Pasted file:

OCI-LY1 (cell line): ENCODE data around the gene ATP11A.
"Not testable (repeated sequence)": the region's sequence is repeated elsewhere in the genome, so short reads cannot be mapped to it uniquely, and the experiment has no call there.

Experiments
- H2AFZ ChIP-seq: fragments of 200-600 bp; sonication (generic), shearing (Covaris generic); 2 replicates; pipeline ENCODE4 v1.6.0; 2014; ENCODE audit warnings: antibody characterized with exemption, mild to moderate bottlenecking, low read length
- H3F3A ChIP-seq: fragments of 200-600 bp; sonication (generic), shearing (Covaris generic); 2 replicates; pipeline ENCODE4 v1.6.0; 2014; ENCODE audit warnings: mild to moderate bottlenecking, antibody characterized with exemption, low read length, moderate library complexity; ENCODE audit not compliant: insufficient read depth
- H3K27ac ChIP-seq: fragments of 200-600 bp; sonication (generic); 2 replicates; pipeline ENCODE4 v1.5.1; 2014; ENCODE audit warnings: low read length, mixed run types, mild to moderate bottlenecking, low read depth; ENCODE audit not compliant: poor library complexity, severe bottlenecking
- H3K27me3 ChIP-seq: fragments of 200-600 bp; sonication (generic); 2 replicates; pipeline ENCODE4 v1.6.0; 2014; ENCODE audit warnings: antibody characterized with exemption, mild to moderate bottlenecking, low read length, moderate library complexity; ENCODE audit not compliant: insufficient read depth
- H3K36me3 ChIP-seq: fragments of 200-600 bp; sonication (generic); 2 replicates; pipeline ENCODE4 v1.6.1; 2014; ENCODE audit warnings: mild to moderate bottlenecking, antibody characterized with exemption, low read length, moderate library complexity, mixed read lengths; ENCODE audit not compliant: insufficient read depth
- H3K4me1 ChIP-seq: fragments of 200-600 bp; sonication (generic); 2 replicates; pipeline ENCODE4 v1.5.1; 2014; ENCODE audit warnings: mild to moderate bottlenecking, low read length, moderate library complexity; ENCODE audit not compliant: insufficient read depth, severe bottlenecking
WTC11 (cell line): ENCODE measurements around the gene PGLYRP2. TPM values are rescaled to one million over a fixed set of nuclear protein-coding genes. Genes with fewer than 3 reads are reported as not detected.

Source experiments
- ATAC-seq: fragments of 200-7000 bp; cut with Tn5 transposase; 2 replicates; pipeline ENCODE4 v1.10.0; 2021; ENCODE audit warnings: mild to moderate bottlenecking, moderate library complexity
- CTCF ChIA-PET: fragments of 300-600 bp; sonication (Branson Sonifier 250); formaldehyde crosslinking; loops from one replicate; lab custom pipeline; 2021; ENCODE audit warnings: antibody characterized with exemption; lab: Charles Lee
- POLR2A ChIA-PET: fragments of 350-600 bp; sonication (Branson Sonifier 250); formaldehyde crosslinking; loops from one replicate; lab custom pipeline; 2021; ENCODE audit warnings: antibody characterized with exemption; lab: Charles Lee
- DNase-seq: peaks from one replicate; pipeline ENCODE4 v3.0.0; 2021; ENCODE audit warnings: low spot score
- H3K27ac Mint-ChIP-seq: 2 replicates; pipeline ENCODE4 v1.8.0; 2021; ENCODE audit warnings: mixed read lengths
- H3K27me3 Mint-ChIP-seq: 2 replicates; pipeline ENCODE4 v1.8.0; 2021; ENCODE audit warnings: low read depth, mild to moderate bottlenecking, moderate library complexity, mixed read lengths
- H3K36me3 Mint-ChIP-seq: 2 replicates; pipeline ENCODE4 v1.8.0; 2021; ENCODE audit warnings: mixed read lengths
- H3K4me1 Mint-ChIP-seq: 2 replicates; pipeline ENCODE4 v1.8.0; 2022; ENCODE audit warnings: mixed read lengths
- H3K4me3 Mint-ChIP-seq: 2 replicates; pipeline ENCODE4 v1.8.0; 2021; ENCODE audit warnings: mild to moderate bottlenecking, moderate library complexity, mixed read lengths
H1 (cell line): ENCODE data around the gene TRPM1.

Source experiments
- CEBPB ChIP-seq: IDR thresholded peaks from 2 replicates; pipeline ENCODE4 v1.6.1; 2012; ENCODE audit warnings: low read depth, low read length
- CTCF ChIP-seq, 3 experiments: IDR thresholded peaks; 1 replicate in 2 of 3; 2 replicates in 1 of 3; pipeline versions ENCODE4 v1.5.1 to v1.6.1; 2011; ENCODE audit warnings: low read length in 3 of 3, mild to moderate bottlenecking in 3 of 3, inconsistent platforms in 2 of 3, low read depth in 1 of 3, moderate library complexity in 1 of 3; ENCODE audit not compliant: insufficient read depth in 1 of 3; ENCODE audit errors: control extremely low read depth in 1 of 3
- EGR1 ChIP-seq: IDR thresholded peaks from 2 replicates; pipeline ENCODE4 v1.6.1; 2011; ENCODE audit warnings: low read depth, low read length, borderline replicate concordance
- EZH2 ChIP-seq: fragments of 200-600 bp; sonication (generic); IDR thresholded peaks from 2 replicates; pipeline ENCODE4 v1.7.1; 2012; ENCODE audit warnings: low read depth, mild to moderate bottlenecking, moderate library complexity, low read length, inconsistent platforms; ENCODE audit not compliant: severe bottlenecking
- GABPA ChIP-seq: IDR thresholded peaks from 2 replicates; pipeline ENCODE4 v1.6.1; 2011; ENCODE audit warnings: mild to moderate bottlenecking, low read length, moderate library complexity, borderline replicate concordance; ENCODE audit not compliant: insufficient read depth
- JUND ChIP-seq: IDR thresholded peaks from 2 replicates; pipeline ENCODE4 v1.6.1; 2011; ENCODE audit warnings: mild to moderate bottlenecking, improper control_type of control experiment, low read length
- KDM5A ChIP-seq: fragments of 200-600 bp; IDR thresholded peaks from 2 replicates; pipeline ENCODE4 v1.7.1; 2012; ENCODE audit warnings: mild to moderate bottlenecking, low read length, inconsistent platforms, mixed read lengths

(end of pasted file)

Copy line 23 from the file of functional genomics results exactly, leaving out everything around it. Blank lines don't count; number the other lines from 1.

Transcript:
- CEBPB ChIP-seq: IDR thresholded peaks from 2 replicates; pipeline ENCODE4 v1.6.1; 2012; ENCODE audit warnings: low read depth, low read length